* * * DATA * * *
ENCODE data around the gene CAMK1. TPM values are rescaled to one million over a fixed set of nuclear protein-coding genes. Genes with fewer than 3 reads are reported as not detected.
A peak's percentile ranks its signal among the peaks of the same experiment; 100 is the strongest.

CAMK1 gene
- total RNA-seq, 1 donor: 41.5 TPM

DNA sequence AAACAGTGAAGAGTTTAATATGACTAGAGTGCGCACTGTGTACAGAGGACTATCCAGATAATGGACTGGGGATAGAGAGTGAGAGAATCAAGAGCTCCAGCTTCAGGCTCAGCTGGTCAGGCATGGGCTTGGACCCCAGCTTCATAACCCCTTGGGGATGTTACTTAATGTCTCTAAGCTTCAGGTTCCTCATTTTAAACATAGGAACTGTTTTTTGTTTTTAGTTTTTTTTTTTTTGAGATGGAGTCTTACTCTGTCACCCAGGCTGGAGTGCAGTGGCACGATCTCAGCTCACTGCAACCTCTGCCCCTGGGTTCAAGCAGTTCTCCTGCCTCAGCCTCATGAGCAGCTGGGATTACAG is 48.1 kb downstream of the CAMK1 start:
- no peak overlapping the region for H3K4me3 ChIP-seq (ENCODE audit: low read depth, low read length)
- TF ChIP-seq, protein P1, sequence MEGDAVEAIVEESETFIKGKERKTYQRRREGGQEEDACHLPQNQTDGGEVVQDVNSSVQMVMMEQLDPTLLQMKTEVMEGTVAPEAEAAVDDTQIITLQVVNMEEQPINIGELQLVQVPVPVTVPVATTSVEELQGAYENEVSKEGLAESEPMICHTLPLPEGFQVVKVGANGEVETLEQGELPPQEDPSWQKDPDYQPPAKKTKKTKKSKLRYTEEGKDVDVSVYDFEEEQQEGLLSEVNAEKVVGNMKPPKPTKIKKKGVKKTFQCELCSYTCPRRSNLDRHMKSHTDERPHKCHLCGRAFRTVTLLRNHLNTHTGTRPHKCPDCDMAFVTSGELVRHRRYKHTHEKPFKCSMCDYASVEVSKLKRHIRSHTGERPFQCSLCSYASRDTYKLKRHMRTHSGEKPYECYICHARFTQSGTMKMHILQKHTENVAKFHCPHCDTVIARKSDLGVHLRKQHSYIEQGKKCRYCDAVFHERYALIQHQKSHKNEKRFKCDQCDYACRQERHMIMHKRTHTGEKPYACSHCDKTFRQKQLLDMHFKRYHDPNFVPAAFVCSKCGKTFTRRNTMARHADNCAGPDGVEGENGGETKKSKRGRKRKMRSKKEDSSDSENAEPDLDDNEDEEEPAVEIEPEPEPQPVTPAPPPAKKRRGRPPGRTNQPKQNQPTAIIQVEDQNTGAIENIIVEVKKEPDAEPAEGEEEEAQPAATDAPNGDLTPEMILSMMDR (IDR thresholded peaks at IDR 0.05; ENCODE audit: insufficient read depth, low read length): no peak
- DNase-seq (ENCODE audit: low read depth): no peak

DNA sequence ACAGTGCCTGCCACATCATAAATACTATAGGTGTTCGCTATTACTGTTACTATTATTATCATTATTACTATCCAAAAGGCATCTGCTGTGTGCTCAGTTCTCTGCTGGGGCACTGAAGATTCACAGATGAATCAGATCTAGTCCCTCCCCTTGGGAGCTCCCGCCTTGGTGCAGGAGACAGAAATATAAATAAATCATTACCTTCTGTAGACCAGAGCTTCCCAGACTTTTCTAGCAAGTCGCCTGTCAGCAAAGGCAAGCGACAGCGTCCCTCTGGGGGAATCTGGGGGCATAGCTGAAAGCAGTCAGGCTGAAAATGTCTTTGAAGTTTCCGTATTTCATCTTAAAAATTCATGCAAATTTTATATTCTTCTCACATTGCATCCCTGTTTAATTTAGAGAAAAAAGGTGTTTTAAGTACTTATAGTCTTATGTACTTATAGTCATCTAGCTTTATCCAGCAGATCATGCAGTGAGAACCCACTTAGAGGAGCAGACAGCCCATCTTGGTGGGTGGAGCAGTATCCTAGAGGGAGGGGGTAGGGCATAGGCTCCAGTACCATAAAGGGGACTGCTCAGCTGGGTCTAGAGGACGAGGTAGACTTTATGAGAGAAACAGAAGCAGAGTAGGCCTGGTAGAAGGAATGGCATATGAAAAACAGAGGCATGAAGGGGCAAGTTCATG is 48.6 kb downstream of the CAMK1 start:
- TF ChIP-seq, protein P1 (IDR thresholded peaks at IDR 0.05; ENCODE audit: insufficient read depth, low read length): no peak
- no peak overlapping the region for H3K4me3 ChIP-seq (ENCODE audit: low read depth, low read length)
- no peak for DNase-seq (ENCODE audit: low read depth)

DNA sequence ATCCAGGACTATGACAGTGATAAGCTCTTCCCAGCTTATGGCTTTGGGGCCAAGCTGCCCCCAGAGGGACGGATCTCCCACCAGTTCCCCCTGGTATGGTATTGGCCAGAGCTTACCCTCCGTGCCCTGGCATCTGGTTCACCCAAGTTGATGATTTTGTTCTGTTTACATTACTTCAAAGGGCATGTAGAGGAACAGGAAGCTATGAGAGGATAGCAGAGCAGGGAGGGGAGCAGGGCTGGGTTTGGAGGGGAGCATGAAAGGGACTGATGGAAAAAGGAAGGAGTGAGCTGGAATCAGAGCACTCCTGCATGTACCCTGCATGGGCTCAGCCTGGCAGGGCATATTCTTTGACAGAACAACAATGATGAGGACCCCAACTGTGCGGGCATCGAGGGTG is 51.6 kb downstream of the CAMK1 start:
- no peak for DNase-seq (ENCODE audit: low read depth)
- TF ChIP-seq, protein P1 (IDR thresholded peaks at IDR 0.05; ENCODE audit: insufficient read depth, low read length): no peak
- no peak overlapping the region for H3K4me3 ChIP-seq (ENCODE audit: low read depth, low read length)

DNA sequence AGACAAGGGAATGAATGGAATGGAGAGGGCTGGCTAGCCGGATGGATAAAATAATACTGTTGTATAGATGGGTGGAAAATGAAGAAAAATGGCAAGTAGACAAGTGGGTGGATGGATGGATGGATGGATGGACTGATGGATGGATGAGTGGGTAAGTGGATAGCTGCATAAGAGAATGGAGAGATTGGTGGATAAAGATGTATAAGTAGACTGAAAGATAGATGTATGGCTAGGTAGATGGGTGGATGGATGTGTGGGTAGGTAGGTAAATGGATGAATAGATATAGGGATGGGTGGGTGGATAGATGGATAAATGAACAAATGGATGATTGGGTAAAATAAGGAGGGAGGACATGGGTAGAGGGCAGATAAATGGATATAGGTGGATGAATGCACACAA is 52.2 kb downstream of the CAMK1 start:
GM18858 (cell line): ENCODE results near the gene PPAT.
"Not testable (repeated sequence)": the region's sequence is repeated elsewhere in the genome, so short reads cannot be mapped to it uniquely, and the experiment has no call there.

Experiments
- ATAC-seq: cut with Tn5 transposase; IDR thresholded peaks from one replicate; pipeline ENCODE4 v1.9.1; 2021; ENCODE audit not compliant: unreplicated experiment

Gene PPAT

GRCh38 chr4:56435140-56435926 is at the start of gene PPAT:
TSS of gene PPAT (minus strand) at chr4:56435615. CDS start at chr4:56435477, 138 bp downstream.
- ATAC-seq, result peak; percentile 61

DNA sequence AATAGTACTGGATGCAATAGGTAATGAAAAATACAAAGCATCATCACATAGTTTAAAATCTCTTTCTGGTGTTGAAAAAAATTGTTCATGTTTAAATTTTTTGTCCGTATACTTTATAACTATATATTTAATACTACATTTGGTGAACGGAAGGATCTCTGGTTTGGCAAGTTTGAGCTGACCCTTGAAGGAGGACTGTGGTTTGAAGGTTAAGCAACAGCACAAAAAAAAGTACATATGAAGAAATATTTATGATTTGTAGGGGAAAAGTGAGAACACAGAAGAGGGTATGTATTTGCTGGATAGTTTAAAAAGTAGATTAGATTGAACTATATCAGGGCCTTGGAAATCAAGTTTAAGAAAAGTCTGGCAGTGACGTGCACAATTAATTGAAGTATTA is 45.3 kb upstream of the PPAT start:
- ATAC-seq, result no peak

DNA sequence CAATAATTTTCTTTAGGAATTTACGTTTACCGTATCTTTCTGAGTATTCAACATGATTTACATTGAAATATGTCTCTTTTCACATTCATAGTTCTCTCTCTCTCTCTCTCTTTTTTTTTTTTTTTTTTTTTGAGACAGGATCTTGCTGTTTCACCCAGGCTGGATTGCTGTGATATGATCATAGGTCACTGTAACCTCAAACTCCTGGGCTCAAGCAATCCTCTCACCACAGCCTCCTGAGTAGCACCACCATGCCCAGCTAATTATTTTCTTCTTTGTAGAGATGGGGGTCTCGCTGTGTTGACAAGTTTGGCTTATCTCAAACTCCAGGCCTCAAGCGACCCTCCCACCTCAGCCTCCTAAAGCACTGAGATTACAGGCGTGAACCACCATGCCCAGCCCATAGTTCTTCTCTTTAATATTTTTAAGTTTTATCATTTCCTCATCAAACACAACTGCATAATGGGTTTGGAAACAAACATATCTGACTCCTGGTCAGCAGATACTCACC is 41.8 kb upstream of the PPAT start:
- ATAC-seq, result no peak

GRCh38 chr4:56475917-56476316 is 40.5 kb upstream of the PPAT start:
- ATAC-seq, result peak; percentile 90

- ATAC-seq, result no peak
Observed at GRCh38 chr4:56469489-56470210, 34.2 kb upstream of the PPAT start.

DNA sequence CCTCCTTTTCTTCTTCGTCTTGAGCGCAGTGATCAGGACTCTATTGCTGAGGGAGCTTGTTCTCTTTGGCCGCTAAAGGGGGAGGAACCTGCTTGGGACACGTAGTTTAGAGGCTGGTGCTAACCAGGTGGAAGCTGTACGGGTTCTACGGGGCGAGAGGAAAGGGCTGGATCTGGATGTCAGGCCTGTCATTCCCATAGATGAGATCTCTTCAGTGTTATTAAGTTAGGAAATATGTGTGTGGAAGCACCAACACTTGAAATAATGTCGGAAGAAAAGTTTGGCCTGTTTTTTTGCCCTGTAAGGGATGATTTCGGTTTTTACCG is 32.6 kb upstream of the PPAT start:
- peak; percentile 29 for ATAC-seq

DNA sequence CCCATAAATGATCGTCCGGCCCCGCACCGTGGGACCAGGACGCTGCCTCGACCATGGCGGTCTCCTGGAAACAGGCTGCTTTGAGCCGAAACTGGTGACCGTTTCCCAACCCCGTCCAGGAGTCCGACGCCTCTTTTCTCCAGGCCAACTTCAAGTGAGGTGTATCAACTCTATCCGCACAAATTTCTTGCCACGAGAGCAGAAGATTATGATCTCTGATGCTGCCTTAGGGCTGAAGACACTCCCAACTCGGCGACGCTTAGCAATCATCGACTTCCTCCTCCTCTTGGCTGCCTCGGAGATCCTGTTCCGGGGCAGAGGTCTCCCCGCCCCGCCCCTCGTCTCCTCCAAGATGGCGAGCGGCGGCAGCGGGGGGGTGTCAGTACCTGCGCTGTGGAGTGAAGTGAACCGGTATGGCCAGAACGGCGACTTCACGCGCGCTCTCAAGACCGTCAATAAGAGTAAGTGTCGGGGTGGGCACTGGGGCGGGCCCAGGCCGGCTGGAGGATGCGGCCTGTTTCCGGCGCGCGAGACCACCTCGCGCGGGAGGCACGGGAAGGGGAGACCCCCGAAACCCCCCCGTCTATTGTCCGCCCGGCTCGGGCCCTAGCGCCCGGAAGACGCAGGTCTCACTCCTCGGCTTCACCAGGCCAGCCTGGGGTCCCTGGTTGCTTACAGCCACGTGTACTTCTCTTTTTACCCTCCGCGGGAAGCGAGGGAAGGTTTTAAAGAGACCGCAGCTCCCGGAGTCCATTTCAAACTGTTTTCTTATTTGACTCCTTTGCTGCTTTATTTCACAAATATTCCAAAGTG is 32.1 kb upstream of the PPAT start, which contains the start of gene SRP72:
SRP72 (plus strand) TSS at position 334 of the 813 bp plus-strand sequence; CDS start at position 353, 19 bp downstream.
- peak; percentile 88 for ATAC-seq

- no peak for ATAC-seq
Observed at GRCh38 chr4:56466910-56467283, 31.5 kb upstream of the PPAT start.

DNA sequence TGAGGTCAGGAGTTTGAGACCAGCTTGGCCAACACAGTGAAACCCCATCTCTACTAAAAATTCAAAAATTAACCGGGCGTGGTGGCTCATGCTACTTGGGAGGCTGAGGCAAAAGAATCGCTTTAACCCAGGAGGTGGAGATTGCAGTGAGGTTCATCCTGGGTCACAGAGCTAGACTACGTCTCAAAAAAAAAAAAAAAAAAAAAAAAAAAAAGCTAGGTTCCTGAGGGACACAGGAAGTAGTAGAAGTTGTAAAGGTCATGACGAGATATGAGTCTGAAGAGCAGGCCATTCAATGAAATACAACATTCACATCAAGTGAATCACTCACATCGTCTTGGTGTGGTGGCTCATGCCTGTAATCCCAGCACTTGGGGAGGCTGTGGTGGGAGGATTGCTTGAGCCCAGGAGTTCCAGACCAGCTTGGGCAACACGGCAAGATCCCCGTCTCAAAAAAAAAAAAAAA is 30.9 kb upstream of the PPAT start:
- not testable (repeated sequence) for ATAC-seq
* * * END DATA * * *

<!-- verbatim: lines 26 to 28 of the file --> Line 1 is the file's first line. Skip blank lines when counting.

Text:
DNA sequence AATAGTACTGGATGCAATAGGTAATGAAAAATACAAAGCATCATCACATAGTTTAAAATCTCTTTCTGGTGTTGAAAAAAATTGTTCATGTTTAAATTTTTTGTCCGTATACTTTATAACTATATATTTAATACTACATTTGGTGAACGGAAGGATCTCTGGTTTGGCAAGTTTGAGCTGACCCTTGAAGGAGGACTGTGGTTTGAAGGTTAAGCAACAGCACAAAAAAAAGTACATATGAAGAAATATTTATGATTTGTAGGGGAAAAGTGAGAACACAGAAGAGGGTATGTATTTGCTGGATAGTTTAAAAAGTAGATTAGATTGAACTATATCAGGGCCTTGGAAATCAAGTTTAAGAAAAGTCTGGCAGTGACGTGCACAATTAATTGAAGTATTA is 45.3 kb upstream of the PPAT start:
- ATAC-seq, result no peak

DNA sequence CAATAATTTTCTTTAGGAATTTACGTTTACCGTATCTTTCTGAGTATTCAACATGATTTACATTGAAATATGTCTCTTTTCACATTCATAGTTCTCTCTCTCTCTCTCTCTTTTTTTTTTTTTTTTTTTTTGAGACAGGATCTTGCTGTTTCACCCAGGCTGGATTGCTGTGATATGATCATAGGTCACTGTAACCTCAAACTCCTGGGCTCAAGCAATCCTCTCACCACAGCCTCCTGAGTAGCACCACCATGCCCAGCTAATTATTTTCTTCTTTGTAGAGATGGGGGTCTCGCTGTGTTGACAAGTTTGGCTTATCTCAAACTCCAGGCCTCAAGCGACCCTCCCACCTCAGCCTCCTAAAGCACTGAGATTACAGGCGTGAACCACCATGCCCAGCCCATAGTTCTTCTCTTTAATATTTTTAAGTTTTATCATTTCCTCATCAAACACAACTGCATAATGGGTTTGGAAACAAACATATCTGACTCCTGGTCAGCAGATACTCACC is 41.8 kb upstream of the PPAT start: